Optimizing CPG Order Fulfillment in the Age of COVID-19


Supply Chain Transformation Workshop

Envision what your future supply chain looks like

Download the Offer

This year has seen massive operational shifts in nearly every industry, not least of all in the world of consumer packaged goods (CPG). From toilet paper to hand soap, mac and cheese to aspirin: In the era of COVID-19, the demand for CPG companies to improve and maintain their order fulfillment process comes from all sides.

With more consumers than ever spending nearly all their time at home, the consumption of packaged goods has skyrocketed, causing shortages in retail stores and a large-scale shift to direct-to-consumer eCommerce order fulfillment. Customer service has always been a focus for CPG companies to a certain degree, but 2020 has led many to reevaluate their order fulfillment solutions to meet retail customers’ and end consumers’ heightened expectations.

The bright side of this shift accelerated by the COVID-19 outbreak is that CPG companies have been adapting to changing customer needs over the last several years. Advances in technology have improved customer-company connection, as well as helped to streamline order fulfillment to warehouses, retailers, and consumers. This year put the CPG fulfillment process to the test and has highlighted areas for growth.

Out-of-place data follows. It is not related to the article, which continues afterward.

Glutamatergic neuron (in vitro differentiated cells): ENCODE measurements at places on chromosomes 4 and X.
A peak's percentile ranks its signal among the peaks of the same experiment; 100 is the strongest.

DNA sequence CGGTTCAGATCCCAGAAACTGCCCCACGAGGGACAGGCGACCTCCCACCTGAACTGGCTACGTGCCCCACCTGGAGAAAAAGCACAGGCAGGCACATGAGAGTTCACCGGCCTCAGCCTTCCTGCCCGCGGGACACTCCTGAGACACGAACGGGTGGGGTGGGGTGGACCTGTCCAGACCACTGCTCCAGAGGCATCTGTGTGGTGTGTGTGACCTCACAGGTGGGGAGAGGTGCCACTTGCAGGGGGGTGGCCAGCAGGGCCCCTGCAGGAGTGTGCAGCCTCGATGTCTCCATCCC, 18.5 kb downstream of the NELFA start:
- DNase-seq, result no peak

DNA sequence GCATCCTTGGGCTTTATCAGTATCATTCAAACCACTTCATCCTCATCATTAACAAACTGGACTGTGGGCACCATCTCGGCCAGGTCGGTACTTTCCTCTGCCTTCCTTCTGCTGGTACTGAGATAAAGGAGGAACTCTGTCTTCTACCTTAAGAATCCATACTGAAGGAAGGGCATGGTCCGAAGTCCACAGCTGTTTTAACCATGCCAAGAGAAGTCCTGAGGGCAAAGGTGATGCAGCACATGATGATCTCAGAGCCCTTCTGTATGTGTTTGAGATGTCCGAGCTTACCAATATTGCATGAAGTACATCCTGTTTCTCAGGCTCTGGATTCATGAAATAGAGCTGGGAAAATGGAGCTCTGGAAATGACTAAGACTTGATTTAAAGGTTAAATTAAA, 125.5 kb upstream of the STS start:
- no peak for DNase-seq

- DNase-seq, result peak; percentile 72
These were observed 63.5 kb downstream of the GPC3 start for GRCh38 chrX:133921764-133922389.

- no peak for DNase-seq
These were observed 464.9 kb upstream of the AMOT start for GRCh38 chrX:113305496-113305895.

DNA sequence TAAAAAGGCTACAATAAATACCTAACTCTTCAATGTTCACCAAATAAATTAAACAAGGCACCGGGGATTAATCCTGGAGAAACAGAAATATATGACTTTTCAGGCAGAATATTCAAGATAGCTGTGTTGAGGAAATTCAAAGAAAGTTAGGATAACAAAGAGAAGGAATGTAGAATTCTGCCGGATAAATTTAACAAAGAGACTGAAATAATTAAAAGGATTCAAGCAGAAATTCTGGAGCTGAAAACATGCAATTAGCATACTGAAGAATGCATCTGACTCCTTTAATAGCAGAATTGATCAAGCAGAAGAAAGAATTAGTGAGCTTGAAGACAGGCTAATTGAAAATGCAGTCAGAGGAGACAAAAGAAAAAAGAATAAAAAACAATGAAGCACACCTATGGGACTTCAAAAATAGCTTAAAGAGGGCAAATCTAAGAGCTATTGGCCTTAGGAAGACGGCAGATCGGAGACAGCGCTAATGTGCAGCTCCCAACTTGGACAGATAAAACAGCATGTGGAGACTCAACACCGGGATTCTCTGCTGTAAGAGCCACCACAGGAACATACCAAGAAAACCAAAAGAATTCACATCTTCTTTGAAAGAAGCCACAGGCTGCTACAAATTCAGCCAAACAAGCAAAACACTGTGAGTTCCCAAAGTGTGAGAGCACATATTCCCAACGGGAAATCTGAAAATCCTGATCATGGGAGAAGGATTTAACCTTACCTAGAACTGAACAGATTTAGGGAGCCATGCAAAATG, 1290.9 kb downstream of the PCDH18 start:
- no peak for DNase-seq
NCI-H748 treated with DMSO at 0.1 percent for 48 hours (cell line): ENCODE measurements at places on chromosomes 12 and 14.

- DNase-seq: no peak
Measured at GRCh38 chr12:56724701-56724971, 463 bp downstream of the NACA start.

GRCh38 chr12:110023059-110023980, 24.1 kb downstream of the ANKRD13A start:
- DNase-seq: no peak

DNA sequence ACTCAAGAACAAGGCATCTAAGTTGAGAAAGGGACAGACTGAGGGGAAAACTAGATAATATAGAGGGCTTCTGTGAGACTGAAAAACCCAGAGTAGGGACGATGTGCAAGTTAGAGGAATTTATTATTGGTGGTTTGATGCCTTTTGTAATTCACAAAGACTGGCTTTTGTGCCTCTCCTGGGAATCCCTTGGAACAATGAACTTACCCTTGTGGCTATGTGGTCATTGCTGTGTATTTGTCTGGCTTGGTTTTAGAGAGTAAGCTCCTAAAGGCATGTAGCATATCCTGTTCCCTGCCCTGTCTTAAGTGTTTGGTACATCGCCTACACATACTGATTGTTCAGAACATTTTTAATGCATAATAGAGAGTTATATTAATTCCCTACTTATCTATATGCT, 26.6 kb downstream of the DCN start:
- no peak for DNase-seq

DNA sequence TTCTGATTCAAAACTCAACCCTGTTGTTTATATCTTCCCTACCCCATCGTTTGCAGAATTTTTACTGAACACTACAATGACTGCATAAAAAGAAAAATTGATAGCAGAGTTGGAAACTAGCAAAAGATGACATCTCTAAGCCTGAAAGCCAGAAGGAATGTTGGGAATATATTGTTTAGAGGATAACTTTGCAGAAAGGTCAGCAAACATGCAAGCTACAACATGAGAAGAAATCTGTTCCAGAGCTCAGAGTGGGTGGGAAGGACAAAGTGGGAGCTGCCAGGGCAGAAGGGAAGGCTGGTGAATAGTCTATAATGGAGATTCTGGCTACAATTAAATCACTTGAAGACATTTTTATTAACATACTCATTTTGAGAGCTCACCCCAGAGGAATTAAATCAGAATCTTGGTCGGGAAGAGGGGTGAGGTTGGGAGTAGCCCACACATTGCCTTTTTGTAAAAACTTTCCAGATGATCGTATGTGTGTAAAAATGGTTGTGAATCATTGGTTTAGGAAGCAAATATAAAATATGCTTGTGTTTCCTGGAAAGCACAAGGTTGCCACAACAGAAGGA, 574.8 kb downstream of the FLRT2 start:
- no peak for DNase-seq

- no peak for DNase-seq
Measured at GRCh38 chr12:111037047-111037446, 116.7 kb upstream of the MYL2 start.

The 4 Different Types of Order Fulfillment

There are four different types of CPG order fulfillment. In 2020, many CPG companies had to reevaluate if their chosen fulfillment strategy still works for them. The four types are:

In-House Order Fulfillment:
All steps of the order fulfillment process are managed by the CPG firm and its employees, from purchase, to product storage, to shipping. This fulfillment solution enables the firm to control all aspects of order fulfillment, though it can be costly to maintain staff and inventory.

Outsourced Order Fulfillment:
Following the point of purchase, the firm outsources all order fulfillment to a third party logistics provider (3PL), or a fulfillment center. This is a good solution for firms that have limited space for inventory. Many 3PL companies provide warehouse security, climate-controlled storage, return services, and secure shipping options.

Drop Shipping:
The retailer accepts customer orders but maintains no inventory. They will source (purchase) the goods from a third party — either the supplier, a warehouse, or a wholesaler. Drop shipping is a low-cost fulfillment strategy for retailers, but the retailer’s challenge here is to provide visibility into the status of an order during fulfillment, as well as the quality of the product shipped to the consumer.

Hybrid Fulfillment: